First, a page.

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    • Jack Fleck, 1955 U.S. Open champ, passes away

    • Jack Fleck won three times on the PGA TOUR. (PGA TOUR Archive) Jack Fleck won three times on the PGA TOUR. (PGA TOUR Archive)

    Jack Fleck, best known for winning the 1955 U.S. Open in a playoff over Ben Hogan, died March 21 of natural causes. He was 92.

    Born November 7, 1921, Fleck grew up in Bettendorf, Iowa, and graduated from Davenport High School in Iowa, where he played on the golf team and caddied.

    A little-known pro who qualified for the 1955 U.S. Open—only his second Open and third major championship overall—Fleck opened the tournament at San Francisco’s Olympic Club with a 6-over 76 and was still three strokes behind leader Ben Hogan when the final round began. But his 3-under 67 in that final round got him into a playoff with Hogan, and his 69 the following day in the 18-hole playoff gave Fleck his only major championship title.

    “Jack was a great player who will always be remembered for winning in legendary fashion, capturing one of the most memorable tournaments in history of our game. He embodied the ideals of a U.S. Open Champion for the remainder of his career. He also played a major role in the early years of the Champions Tour for which we are all indebted,” said PGA TOUR Commissioner Tim Finchem.

    After his U.S. Open victory, Fleck continued playing on the PGA TOUR, where he added two more victories—the 1960 Phoenix Open and the 1961 Bakersfield Open. All three of his TOUR titles came in playoffs. He was also runner-up five times during his TOUR career, and added an additional six third-place performances.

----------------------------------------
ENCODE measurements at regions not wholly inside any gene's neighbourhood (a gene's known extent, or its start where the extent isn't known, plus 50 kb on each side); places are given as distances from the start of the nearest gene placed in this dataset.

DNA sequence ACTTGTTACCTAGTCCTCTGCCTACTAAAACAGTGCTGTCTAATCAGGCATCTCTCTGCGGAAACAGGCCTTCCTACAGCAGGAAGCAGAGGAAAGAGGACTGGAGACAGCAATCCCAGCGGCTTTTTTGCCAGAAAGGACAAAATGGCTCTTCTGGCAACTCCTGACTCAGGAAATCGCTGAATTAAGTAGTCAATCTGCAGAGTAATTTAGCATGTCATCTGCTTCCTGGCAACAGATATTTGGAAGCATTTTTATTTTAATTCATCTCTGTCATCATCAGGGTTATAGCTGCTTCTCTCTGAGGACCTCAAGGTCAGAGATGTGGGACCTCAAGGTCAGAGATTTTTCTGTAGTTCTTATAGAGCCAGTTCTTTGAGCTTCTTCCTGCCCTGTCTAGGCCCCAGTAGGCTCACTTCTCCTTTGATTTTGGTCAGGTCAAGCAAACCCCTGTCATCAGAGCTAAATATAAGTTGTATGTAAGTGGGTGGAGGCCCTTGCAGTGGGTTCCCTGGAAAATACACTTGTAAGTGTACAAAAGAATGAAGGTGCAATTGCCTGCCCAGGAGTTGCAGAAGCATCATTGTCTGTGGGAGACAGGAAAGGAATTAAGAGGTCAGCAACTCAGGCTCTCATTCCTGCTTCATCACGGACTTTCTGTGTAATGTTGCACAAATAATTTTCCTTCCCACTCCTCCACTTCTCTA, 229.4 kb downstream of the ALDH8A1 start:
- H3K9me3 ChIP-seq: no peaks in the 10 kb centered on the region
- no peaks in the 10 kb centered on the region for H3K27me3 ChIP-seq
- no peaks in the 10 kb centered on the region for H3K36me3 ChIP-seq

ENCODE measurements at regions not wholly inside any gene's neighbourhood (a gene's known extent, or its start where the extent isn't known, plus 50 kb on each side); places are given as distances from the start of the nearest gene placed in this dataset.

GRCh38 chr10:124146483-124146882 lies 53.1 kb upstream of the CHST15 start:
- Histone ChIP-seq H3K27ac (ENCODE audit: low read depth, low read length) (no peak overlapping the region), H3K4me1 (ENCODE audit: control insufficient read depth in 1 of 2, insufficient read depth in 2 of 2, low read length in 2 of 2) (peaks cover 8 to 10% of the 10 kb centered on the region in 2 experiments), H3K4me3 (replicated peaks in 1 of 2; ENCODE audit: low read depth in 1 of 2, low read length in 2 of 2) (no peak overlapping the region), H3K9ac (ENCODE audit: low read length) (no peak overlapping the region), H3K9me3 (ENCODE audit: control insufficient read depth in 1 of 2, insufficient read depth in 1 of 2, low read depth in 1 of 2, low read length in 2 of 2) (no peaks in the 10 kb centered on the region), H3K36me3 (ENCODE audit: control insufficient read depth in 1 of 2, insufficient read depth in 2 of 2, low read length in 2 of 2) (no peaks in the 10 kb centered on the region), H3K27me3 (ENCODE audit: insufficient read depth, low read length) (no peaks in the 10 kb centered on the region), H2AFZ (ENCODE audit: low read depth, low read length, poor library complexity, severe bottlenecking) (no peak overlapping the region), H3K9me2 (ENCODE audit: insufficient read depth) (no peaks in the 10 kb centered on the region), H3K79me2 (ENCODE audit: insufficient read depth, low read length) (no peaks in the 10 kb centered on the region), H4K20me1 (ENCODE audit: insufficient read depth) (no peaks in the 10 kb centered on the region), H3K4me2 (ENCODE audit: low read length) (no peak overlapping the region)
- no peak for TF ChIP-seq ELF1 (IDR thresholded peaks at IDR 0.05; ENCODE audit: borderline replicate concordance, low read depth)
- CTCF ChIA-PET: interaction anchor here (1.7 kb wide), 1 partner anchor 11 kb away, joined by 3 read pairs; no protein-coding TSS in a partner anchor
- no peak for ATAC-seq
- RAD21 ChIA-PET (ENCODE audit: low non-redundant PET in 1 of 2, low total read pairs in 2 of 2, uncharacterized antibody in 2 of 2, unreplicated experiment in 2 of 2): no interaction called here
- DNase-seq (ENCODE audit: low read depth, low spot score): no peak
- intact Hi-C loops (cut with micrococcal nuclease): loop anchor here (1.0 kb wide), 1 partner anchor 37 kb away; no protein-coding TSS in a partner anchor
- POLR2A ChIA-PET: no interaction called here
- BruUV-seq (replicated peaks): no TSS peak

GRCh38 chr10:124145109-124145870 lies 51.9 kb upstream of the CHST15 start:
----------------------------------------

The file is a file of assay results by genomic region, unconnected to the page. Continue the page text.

In 1979, prior to the formation of the Champions Tour, Fleck won the PGA Seniors’ Championship, again in a playoff over Bob Erickson and Bill Johnston. In 1995, with Tommy Bolt as his partner, he won the Demaret Division at the Liberty Mutual Legends of Golf.

    “Jack started about the same time I started on the TOUR. He was a good player, kind of a quiet, easy-going guy who played his own game and never talked too much about it. He was a nice man to have on the TOUR. I was sorry to learn of his passing," said Arnold Palmer.  

    Fleck joined the U.S. Navy during World War II and saw action in the D-Day invasion at Normandy on a British rocket-firing ship off Utah Beach. Two weeks after leaving active duty, Fleck joined the PGA TOUR’s winter golf tour in 1949.

    He played the Champions Tour full-time from 1980 to 1991 and then devoted himself primarily to teaching and designing golf courses, running a Li’l Bit of Heaven, a golf course he designed in Arkansas.

    Fleck is survived by his wife Carmen, his son Craig, his granddaughter Jennifer, and his great granddaughter Lexi.

    Funeral services will be Tuesday, March 25 at the First United Methodist Church in Ft. Smith, AK at 2 p.m.

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